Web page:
As a long-time owner and user of several Rollei 35 models, including the 35SE which I prefer, let me clarify and correct a couple of points. First, the 35SE (and the 35TE) have a regulated power supply, required by the meter display system. Any battery or collection of batteries which fit the battery compartment and yield more than 1.35 volts will work fine in these models. Secondly the repeated description of the original 35 and later models up to the SE/TE has using a selenium meter are in error. The original Rollei 35 , the later 35S and 35T, use a Cds meter designed to be driven by a 1.35 volt mercury battery. I think only the B35 used a selenium meter. You can use these models by adopting any of the several mercury battery work-arounds or by having a repair shop adjust the meter circuit to use 1.5 volt batteries.The 1,5 volt battery options are not a perfect solution, in that alkalines have an unstable voltage, being inaccurate over time, and silver-oxides have fairly short use life for their cost. Or, save the money on an adjustment and run through a Wein air cell (1.35 volts) every couple of months. Remember to keep the meter reading cell covered (camera cased) since the models prior to the SE/TE have no meter switch. The meter is always “on” and will run through modern batteries more quickly if the meter is reading “light”. There was a Chinese guy selling after-market meter cells covers for Rollei 35 models to avoid running through the battery; very slick and works as claimed. It’s not a perfect world guys.

    • Reply
      James Tocchio
      August 4, 2017 at 5:22 pm

      Many apologies for the subbing Selenium for CdS. This has been updated in the post, with thanks.

  • Reply
    carlo
    May 13, 2017 at 8:25 am

    Hello everybody, James I’m reading and reading again your report. Recently i bought an SE, but i can seen only red leds, one or both, but no green led. And only after shot. No led just pushing the button before shooting. What should be the problem? Thanks

  • Reply
    Steve L
    August 5, 2017 at 10:37 am

    Many thanks for a very readable post. I greatly enjoy my 35S, as well as a ’54 Werra I’ve renovated. Both of these are scale focus and I found Harold Merklinger’s publications on focus very useful (http://www.trenholm.org/hmmerk/download.html); it is remarkable how effective using infinity focus with a small aperture is under a wide range of brighter light conditions. My Werra has no light meter, but using a good scale (http://www.squit.co.uk/photo/exposurecalc.html) is an excellent substitute, especially when remembering the various ‘sunny’ rules can be difficult. I’ve never had any exposure issues using modern batteries in my 35S, but as you point out, this may well be because of the exposure latitude of print film. I’ve not used more demanding slide film since the demise of Kodachrome.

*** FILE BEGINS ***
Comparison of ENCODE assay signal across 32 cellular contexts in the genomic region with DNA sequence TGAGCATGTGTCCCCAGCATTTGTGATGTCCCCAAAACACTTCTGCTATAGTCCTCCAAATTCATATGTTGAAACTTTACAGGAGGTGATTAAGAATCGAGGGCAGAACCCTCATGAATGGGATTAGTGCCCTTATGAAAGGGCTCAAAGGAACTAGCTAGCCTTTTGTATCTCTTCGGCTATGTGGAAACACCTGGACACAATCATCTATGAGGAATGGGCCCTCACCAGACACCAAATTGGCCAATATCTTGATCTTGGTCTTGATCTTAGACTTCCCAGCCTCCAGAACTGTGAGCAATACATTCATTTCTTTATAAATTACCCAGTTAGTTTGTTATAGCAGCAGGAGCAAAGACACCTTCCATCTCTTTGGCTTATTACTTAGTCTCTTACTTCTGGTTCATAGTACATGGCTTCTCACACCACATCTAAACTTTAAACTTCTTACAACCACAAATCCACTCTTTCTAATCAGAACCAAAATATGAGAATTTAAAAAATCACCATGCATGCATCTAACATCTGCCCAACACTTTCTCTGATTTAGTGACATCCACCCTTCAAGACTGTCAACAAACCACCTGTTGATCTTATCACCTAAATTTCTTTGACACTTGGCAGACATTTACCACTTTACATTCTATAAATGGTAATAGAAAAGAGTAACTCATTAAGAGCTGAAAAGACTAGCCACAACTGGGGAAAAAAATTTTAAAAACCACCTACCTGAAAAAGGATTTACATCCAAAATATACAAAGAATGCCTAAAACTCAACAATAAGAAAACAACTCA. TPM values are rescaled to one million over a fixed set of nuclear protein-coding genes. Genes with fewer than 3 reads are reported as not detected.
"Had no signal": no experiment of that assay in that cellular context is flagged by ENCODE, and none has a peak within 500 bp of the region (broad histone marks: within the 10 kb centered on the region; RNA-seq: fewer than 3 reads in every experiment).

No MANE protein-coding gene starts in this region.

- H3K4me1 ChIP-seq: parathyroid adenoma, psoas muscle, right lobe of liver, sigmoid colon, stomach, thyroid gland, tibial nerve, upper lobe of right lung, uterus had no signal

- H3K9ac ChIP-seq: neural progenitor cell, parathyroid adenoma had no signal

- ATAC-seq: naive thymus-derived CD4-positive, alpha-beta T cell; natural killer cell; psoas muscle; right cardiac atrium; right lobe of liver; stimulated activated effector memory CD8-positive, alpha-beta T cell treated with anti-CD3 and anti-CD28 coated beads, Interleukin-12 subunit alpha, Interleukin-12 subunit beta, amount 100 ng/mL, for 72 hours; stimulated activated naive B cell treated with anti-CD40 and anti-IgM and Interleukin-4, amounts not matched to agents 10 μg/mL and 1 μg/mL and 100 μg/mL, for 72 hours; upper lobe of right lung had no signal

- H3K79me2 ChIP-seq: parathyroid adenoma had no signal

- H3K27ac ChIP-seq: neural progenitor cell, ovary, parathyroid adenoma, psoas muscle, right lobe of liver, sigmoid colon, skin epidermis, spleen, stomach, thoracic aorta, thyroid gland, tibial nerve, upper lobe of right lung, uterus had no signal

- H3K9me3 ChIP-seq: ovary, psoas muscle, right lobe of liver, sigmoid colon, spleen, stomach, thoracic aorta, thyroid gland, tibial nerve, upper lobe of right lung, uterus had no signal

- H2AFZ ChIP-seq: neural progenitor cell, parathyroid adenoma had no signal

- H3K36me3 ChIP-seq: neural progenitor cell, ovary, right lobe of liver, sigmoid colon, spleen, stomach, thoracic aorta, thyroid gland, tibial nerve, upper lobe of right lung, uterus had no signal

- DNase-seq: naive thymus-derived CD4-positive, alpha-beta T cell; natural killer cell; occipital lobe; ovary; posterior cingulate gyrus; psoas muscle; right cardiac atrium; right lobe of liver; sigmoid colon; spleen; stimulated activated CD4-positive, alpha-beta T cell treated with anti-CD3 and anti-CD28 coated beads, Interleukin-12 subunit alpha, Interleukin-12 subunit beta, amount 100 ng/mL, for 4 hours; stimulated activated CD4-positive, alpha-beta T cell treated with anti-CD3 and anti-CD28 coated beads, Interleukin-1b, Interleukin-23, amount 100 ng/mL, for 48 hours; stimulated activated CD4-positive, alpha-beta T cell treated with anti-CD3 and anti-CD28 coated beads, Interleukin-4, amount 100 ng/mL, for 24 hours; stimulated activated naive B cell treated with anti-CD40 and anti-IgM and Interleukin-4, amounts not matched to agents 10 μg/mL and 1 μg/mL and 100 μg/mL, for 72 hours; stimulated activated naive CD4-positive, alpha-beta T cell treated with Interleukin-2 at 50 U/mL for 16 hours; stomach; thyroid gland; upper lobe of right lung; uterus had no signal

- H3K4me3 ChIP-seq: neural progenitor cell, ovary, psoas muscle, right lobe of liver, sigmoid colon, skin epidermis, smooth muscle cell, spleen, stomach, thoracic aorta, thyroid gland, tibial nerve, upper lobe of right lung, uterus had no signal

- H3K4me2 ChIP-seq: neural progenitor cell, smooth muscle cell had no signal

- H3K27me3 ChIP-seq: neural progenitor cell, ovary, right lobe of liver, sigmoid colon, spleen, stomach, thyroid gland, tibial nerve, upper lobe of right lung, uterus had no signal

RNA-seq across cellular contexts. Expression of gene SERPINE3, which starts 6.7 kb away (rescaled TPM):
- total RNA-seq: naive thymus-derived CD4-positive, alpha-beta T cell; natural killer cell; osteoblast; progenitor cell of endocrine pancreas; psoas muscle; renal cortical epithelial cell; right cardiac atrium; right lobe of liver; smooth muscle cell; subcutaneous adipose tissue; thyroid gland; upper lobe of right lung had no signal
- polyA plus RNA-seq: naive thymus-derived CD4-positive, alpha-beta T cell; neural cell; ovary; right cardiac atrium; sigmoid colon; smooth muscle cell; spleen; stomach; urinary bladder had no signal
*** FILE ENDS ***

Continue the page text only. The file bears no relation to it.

I’m wondering about your views on film? I’ve ‘settled’ on Portra 160 or 400, combined with ND filters for bright conditions.

  • Reply
    Matt Blomqvist
    August 25, 2017 at 11:58 am

    I’m using an early Rollei 35 with Tessar lens. I don’t know about the later Sonnar but my Tessar lens has two focus or distance symbols in red (others are white). The 2m and 5m symbols. It turns out that that – when using f/5.6 or more – the red 2m sign gives you perfectly sharp images from the distance of ~1,5 to 3 meters. The red 5m sign is perfect for subjects from ~3 meters to eternity. Your focusing is simply like choosing whether your subject is subjectively “near” or “far”. It’s surprisingly easy to do and you will never get an out-of-focus image in daylight situations. I can’t see a reason why this scheme wouldn’t work out with the Sonnar lens as well. I’m using the same focusing method with my Minox GT with great success.

    Btw. There’s someone in China selling perfectly good black metal lens hoods for Rollei 35, both lens types. You know where to find them and the cost is a couple of dollars a pop including postage.